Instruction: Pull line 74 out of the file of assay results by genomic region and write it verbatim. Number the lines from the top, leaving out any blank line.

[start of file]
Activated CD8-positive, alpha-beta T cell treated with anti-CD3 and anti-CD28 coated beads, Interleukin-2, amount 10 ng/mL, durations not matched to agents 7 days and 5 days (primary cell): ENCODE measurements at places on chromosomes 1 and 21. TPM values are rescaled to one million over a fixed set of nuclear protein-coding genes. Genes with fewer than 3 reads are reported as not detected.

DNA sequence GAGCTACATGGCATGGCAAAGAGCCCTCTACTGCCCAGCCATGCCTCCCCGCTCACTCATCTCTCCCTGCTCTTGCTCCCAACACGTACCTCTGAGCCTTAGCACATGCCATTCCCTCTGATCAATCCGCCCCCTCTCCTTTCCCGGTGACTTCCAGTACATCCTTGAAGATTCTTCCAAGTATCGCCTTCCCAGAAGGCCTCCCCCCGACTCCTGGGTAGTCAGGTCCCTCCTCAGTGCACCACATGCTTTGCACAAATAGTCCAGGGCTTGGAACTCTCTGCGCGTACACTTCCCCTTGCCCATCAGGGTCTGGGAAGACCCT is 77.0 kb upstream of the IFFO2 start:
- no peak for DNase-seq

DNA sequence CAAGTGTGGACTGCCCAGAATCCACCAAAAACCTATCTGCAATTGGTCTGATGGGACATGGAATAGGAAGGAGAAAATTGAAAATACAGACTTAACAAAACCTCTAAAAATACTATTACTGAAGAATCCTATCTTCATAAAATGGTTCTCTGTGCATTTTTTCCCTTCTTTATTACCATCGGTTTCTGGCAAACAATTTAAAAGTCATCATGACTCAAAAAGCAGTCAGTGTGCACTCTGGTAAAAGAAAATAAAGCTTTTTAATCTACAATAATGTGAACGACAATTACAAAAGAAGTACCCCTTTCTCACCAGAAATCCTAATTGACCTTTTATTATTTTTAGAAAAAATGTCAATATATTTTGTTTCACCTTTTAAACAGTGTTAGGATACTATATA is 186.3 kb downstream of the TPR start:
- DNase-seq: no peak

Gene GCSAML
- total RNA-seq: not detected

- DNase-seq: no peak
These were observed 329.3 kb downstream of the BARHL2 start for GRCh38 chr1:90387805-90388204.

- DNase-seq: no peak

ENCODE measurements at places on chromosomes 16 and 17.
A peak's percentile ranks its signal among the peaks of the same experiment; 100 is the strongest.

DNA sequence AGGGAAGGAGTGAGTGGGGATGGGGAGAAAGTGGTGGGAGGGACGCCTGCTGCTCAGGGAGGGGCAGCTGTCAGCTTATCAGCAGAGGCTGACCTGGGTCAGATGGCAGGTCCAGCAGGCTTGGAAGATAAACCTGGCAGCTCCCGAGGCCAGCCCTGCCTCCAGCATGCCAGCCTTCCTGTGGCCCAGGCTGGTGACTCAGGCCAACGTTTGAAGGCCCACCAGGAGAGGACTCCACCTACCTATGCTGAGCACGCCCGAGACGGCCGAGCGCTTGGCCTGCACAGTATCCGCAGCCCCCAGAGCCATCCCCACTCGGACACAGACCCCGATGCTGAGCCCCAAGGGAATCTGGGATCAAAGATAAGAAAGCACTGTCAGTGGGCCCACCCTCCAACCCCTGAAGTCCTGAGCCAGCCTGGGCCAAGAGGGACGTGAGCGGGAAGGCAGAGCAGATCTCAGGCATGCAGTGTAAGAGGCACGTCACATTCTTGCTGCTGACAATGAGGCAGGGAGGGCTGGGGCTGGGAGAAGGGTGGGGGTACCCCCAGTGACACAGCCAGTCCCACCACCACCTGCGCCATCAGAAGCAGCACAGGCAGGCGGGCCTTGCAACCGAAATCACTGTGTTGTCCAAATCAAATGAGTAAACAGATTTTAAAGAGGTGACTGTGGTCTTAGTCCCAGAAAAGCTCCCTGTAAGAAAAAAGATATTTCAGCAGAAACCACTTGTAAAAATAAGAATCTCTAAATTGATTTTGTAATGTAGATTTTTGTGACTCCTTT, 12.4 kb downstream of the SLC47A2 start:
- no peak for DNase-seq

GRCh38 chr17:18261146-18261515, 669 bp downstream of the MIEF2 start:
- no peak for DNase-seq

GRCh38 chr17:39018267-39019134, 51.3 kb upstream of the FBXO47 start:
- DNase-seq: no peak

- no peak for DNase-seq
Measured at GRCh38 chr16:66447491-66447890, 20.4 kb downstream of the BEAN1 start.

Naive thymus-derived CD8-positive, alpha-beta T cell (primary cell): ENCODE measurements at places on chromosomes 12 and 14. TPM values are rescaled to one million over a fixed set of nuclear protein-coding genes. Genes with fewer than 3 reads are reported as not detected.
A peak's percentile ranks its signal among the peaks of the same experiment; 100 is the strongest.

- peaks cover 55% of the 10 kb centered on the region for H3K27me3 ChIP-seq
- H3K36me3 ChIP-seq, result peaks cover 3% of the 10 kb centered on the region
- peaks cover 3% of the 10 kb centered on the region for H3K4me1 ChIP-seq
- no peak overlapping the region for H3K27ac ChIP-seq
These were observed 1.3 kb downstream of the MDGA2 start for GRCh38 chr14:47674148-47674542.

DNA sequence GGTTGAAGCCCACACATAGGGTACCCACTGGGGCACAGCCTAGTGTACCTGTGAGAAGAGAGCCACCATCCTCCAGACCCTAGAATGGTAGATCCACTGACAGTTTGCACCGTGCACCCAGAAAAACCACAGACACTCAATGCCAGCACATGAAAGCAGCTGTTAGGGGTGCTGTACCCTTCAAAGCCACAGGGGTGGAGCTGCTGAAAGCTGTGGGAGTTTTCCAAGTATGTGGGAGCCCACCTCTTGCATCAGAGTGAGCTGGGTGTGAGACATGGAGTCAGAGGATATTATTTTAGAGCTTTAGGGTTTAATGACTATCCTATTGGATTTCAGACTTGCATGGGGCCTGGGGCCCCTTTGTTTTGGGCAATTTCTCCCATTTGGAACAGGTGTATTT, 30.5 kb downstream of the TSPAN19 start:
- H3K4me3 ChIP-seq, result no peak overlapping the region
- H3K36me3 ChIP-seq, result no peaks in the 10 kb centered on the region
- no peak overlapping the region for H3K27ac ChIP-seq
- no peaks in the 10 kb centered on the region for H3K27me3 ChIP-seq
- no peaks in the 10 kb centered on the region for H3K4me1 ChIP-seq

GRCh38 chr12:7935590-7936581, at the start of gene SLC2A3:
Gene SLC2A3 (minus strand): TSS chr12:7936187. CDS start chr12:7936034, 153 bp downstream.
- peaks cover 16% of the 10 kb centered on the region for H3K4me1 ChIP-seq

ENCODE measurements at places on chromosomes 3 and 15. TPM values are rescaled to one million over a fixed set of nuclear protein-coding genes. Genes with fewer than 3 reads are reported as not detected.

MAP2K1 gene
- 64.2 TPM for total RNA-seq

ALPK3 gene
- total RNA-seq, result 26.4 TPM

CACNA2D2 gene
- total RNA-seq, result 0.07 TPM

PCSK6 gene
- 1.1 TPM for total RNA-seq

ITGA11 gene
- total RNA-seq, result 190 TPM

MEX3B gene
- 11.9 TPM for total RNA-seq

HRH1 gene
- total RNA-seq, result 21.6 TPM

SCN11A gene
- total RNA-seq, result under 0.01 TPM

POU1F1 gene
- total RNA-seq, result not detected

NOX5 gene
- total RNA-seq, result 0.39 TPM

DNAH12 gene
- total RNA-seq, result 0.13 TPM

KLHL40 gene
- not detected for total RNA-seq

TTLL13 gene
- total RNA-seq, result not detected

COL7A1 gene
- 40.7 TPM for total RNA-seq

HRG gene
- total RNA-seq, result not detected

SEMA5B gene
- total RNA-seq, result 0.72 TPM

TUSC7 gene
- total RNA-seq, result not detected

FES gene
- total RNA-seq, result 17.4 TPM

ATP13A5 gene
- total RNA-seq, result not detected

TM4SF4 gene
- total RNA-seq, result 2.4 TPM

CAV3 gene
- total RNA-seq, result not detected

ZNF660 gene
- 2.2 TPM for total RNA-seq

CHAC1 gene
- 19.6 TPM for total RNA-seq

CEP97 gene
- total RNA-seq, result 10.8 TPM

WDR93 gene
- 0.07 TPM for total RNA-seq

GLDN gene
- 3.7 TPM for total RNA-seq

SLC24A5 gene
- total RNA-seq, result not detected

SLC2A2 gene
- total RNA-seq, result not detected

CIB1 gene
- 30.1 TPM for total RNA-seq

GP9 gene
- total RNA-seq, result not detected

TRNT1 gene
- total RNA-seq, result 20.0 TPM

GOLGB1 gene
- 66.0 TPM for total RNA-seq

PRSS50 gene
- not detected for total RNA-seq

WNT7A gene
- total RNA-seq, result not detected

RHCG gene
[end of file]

ATP13A5 gene